There are two theories as to the genesis of the usage of the term Bearish.

  • Similar to a bull, the term bearish is derived from a bear’s method of attack. When a bear attacks, it paws down, analogous to the stock market moving downward, or losing value.
  • The second theory is that the term comes from a proverbial expression “selling the bear’s skin before one has caught the bear.” Meaning if everyone is selling the prices will go down in value.

Conversely, analysts consider it a bear market if there is a 20% or more decrease from the most recent stock market high.

The longest bear market in history lasted about 5 years and ended in March 1942, where the S&P 500 lost about 50% of its value.

In 2008, many investors were bearish on the housing market as the economy teetered on the brink of financial disaster.

Is It Better To Be Bullish or Bearish?

Most investors are bullish over the long term, meaning they want the stock market to go up in value.

There are sophisticated investors such as hedge funds and institutional investors that made fortunes by taking advantage of bear markets through short selling.

For example, hedge-funder John Paulson bet against the housing market during the 2008 crisis by shorting mortgage-backed securities.

Paulson’s strategy netted him $15 billion and made him a hedge fund superstar.

There are numerous strategies to take advantage of bull and bear markets. However, trying to time the market is often difficult for individual investors and is best left to professional investors.

How To Make Money In Each Type of Market

There is no 100% guaranteed way to make money in each type of market. However, there are some common strategies deployed depending on the environment.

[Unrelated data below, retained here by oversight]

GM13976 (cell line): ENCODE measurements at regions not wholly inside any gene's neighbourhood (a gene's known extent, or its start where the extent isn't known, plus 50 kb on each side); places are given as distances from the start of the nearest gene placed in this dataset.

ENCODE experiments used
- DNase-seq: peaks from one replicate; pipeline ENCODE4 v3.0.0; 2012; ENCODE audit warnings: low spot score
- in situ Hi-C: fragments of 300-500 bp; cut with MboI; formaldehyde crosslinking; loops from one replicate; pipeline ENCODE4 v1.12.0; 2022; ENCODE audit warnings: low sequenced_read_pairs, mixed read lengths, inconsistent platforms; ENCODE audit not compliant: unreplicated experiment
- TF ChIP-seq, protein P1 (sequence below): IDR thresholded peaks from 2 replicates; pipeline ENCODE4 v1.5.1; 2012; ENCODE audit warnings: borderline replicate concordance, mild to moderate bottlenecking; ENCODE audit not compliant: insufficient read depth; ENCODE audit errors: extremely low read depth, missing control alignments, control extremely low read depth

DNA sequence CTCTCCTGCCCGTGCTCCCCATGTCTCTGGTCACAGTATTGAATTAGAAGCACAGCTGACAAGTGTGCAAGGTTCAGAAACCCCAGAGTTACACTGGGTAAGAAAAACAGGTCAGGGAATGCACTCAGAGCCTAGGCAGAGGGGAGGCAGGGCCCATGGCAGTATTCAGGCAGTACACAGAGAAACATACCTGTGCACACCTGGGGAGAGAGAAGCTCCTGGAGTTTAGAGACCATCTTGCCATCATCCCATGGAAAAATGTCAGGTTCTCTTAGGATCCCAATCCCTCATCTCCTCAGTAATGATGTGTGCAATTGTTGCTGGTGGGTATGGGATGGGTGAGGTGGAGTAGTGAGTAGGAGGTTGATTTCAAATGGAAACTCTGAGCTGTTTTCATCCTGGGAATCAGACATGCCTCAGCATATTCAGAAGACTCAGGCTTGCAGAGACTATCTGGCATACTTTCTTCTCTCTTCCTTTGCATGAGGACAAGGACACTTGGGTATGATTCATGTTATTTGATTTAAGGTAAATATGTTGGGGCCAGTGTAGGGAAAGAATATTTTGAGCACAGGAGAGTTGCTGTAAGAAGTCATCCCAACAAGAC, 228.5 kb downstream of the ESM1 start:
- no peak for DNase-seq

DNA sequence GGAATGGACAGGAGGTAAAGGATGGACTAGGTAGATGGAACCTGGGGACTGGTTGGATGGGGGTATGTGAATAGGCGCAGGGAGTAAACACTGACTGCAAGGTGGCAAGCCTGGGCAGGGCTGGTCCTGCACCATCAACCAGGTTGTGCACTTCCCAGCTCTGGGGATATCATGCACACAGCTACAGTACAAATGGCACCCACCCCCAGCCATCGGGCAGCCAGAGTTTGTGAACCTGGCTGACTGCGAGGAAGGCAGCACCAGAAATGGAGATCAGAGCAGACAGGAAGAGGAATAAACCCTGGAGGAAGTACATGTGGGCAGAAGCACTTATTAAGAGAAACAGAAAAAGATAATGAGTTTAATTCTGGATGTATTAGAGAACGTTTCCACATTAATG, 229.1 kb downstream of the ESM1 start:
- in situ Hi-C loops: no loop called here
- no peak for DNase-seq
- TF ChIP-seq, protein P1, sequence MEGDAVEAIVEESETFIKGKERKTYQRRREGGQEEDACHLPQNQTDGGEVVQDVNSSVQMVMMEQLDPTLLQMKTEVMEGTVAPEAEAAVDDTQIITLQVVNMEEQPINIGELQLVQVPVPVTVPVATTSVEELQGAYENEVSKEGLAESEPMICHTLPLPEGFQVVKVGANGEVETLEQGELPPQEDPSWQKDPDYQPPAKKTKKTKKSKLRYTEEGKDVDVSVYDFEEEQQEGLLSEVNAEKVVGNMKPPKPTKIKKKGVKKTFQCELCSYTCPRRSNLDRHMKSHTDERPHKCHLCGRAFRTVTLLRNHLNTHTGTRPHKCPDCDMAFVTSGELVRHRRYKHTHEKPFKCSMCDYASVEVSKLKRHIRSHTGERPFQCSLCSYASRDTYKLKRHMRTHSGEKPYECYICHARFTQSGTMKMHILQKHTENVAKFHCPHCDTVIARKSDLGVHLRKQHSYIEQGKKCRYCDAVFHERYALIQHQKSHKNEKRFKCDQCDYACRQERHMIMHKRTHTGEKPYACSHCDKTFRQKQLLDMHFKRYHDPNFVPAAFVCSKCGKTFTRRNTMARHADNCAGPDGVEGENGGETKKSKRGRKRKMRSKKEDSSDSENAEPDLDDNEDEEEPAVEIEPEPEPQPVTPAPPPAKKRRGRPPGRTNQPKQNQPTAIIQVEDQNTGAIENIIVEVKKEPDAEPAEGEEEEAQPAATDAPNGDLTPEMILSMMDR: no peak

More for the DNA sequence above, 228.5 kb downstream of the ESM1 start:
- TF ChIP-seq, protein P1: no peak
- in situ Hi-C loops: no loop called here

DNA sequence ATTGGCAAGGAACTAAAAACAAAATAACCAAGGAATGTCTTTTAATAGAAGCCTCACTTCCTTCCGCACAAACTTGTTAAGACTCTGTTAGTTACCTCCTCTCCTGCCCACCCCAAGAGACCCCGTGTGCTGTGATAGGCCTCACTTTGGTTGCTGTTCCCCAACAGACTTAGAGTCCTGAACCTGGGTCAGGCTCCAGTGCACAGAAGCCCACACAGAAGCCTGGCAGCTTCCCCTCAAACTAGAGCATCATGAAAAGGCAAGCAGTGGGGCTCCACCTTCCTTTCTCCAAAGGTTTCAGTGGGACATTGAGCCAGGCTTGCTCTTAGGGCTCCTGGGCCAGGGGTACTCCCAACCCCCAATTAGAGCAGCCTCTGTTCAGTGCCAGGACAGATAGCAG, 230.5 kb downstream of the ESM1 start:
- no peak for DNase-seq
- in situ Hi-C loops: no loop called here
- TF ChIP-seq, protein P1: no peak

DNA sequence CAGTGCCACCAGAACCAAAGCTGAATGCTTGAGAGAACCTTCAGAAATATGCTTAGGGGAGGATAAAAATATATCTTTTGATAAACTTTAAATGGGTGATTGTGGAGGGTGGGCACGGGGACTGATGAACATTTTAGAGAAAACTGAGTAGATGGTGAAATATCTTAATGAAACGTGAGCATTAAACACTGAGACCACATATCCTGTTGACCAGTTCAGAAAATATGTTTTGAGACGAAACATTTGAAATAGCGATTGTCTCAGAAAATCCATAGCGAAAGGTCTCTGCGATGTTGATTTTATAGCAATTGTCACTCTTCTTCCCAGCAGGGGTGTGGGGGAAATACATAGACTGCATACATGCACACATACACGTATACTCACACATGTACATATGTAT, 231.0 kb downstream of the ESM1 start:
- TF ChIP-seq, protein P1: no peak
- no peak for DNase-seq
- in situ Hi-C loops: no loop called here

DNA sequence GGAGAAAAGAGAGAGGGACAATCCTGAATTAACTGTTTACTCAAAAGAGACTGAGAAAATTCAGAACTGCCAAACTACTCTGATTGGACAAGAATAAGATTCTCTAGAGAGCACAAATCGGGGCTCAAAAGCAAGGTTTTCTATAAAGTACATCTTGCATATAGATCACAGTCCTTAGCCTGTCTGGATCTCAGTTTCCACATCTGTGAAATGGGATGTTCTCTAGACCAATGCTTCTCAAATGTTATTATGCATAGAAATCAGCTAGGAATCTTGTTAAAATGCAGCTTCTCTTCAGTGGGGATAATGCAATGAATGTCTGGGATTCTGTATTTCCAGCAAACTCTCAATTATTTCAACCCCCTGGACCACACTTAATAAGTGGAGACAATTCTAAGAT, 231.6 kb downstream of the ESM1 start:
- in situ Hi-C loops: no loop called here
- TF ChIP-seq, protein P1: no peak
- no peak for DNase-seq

Strategies deployed in a Bear Market

  • Shorting Stocks or Market Indexes
  • Selling Covered Call Options to generate income
  • Buying Put Options to hedge downside risk
  • Buying stocks that are on sale

Strategies deployed in a Bull Market

  • Selling Put Options for income generation
  • Buying Call Options to take advantage of increasing stock prices

The Bottom Line

Gaining a better understanding of the difference between bullish vs. bearish and familiarizing yourself with investing lexicon, in general, will allow you to digest financial news more quickly.

There have been bull markets and bear markets caused by different economic, social, and now medical-related factors throughout history.

The most recent Bear Market occured in March 2020 when the S&P 500 dropped about 35% as the COVID outbreak took hold and sent fear rippling through the stock market and world.

Those fears quickly resided and stock markets are now reaching records levels.

That said, as an individual investor, it’s best not to panic buy or sell. Individual investors should maintain a well-diverified portfolio so they can be prepared to weather all market conditions.